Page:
Edwin Potts resigned as Democratic Unionist Party (DUP) leader after three weeks on the job. He was pushed out by party insiders angered by the U.K. government’s pledged to grant Sinn Féin a key concession on Irish language laws. Jeffrey Donaldson, who narrowly lost to Potts in May, succeeded him after no other contenders for leader stepped forward. The most contentious issue for the DUP is the Brexit-related “Northern Ireland protocol,” which governs trade between other parts of Britain and the European Union.
See “Northern Ireland Is Coming to an End” by Irish journalist Susan McKay for an historic and contemporary overview.
Also in June:
- Irish President Michael D. Higgins, Irish Ambassador to the United States Dan Mulhall, and U.S. Rep. Brendan Boyle (D-Pa.) made separate remarks at the June 2-5 American Conference for Irish Studies (ACIS). My story for George Washington University’s History News Network.
- Mulhall lashed out at New York Times columnist Paul Krugman‘s use of the phrase “leprechaun economics” to describe how transfer pricing can distort national accounts, such as GDP figures. “This is not the first time your columnist has used the word ‘leprechaun’ when referring to Ireland, and I see it as my duty to point out that this represents an unacceptable slur,” the ambassador wrote in a letter to the Times.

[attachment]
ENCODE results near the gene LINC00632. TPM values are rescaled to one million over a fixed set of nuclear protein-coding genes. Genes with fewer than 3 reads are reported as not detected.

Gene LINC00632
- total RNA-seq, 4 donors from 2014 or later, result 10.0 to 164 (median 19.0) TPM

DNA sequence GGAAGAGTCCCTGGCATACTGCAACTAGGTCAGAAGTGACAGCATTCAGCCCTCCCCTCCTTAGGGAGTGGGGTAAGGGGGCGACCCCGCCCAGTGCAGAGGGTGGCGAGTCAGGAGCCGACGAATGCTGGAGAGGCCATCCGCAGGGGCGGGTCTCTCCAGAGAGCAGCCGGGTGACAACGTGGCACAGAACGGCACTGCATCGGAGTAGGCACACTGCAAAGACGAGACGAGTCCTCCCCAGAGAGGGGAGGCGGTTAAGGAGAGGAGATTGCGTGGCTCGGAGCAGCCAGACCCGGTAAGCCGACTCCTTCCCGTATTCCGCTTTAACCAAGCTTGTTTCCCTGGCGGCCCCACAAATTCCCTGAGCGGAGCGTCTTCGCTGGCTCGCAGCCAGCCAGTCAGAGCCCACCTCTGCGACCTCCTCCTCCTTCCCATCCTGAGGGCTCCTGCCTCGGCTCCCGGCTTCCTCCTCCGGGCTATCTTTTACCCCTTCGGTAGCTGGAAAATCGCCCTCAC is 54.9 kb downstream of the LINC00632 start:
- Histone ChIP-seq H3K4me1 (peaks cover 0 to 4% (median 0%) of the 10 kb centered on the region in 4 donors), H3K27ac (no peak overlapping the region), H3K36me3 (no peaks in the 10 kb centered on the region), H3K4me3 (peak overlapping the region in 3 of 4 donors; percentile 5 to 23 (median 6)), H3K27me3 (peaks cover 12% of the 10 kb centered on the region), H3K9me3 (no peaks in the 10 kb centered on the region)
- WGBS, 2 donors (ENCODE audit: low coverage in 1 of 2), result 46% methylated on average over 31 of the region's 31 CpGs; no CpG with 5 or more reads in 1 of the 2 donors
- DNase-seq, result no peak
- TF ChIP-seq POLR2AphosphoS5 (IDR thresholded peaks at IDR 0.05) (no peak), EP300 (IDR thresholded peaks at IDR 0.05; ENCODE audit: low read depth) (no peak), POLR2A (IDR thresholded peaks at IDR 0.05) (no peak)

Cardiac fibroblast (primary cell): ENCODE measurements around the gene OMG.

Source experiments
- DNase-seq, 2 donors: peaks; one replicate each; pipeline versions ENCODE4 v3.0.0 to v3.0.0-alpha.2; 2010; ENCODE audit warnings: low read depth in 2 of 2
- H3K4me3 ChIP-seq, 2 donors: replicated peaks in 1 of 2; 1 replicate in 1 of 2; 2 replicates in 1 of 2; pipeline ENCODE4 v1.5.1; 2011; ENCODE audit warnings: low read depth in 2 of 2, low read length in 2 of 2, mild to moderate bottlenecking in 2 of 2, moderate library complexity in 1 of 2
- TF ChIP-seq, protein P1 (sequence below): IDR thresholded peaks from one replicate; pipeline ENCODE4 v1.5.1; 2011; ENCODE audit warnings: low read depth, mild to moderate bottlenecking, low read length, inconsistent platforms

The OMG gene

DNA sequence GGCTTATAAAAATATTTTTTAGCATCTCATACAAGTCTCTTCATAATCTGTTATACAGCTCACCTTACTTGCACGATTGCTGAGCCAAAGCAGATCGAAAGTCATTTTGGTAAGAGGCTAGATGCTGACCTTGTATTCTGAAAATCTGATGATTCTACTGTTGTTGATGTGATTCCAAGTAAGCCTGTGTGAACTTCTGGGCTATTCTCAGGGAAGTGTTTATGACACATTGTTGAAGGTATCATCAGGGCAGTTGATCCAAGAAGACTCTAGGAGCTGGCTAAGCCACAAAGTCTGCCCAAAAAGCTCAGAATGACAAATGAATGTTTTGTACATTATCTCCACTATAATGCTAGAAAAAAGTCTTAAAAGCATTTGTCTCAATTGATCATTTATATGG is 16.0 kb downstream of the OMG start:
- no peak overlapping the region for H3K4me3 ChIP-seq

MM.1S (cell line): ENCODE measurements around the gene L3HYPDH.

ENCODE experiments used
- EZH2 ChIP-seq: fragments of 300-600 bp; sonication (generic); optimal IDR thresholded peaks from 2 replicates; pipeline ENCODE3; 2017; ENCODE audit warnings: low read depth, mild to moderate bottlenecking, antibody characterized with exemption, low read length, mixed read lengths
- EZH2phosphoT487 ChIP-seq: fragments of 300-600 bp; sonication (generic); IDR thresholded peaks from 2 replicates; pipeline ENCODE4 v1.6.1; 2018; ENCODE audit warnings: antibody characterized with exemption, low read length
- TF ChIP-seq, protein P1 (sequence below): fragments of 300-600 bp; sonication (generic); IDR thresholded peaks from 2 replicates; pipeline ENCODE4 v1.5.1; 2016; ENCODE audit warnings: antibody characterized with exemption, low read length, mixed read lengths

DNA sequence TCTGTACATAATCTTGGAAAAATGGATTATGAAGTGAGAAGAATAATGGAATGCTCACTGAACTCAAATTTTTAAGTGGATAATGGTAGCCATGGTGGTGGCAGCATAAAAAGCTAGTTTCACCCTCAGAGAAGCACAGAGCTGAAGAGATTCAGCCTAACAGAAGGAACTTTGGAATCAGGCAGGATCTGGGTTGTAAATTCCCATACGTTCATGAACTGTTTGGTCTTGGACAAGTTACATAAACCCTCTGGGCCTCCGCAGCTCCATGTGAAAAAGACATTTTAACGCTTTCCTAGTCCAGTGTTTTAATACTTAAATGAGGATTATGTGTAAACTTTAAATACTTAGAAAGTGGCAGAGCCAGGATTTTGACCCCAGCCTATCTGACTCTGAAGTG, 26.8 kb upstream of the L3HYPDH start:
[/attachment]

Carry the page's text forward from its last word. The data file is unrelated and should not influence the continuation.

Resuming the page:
- Tánaiste (Irish deputy PM) Leo Varadkar said he believes a united Ireland could happen in his lifetime. The views of unionists must be “acknowledged and respected”, he said, but “no one group can have a veto on Ireland’s future.”
- U.S. President Joe Biden nominated Massachusetts state representative Clair Cronin as ambassador to Ireland. She must be confirmed by the Senate. Meanwhile, no decision has yet been made on the appointment of a special envoy to Northern Ireland, a position last held by Mick Mulvaney, who left the position after his boss, former U.S. President Donald Trump, incited an attack against the U.S. Congress.
- The housing crisis in Ireland continues to draw headlines. Prices have surged by more than 13 percent in the past 12 months as supply remains tight.
- American tourists will be welcomed back to Ireland beginning July 19. Visitors will have to show proof of vaccination. The country will also welcome unvaccinated tourists, but they must arrive with proof of a negative test and self-quarantine before taking a second test.
- See our previous monthly roundups and annual Best of the Blog.